Policy makers should accept that young people sometimes go out to get drunk and will exceed guidelines on daily alcohol intake, say researchers at the University of Bath.
Their two-and-a-half year study, which will be presented at a conference on health and young people in London this Wednesday, questions government and industry tactics to combat excess drinking.
It also comes a week before ministers launch a £10m campaign to cut confusion about the number of units in alcoholic drinks.
Research team member Dr Andrew Bengry-Howell told OLN on Monday: “Young people talk about drinking in terms of fun. Focusing on harm doesn’t resonate with them.”
He blamed the alcohol industry for sending young people a “dual message”, still using promotions and marketing to encourage drinking while also telling them to cut back. The Bath team spoke to 89 young people in a series of focus groups across the west midlands and south-west of England.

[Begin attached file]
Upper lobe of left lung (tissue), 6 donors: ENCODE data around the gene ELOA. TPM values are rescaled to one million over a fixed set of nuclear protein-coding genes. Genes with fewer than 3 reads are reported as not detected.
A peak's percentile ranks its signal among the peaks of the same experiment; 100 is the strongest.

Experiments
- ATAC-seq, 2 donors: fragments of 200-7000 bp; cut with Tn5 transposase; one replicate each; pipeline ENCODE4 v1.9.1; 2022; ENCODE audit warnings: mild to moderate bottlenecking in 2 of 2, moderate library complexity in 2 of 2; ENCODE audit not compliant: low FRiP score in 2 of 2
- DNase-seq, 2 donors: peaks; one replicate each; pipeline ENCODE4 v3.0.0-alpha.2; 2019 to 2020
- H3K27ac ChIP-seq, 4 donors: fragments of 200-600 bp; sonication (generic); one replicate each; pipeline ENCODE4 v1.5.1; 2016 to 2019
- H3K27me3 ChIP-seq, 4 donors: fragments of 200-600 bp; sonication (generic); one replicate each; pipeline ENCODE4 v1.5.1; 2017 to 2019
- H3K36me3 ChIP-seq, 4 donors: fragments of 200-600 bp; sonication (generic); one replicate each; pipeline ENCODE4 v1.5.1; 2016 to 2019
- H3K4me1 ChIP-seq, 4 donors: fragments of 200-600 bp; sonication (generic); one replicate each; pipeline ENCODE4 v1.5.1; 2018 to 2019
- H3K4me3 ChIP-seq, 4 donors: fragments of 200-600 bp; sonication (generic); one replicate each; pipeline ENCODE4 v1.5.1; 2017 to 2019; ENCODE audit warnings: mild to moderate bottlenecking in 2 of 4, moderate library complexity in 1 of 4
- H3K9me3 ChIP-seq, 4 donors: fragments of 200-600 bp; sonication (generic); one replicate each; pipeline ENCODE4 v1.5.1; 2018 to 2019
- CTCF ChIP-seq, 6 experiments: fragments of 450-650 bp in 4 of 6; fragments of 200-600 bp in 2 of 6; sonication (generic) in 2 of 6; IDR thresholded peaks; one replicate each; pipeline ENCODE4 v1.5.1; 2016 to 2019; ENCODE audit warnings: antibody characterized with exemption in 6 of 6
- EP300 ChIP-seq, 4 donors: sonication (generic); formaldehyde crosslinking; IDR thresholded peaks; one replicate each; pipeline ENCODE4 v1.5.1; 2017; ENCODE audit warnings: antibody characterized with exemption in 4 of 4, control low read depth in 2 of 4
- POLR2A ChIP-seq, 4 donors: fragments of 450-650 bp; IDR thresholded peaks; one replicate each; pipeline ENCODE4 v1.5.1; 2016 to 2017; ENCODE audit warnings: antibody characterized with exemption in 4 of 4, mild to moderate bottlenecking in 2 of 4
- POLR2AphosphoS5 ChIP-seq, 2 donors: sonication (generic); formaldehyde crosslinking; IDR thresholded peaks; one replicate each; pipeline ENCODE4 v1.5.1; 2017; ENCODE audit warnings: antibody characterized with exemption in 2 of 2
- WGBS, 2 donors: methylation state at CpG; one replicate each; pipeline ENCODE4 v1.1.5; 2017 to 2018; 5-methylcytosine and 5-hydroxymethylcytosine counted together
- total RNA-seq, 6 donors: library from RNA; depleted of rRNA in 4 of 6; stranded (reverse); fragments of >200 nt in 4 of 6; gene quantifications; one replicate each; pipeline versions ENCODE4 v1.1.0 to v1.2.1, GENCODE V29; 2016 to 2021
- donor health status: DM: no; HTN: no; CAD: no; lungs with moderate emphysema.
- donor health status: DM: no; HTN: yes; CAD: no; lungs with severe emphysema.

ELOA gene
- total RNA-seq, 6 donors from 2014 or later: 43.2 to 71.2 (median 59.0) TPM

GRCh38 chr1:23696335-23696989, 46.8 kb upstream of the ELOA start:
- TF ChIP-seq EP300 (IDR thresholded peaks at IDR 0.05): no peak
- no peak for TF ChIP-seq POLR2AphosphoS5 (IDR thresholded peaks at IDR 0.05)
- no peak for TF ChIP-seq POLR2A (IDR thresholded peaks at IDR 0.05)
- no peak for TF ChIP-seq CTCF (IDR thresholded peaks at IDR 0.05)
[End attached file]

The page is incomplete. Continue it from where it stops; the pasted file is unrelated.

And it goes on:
Helen Conibear, editorial director of Alcohol In Moderation, agreed that scare tactics made “people switch off”.
Adverts on excess drinking should focus more on day-to-day situations. Warning young people about liver cirrhosis in the future was often less effective than “talking about things that affect their lives [now], like getting your mobile phone stolen”.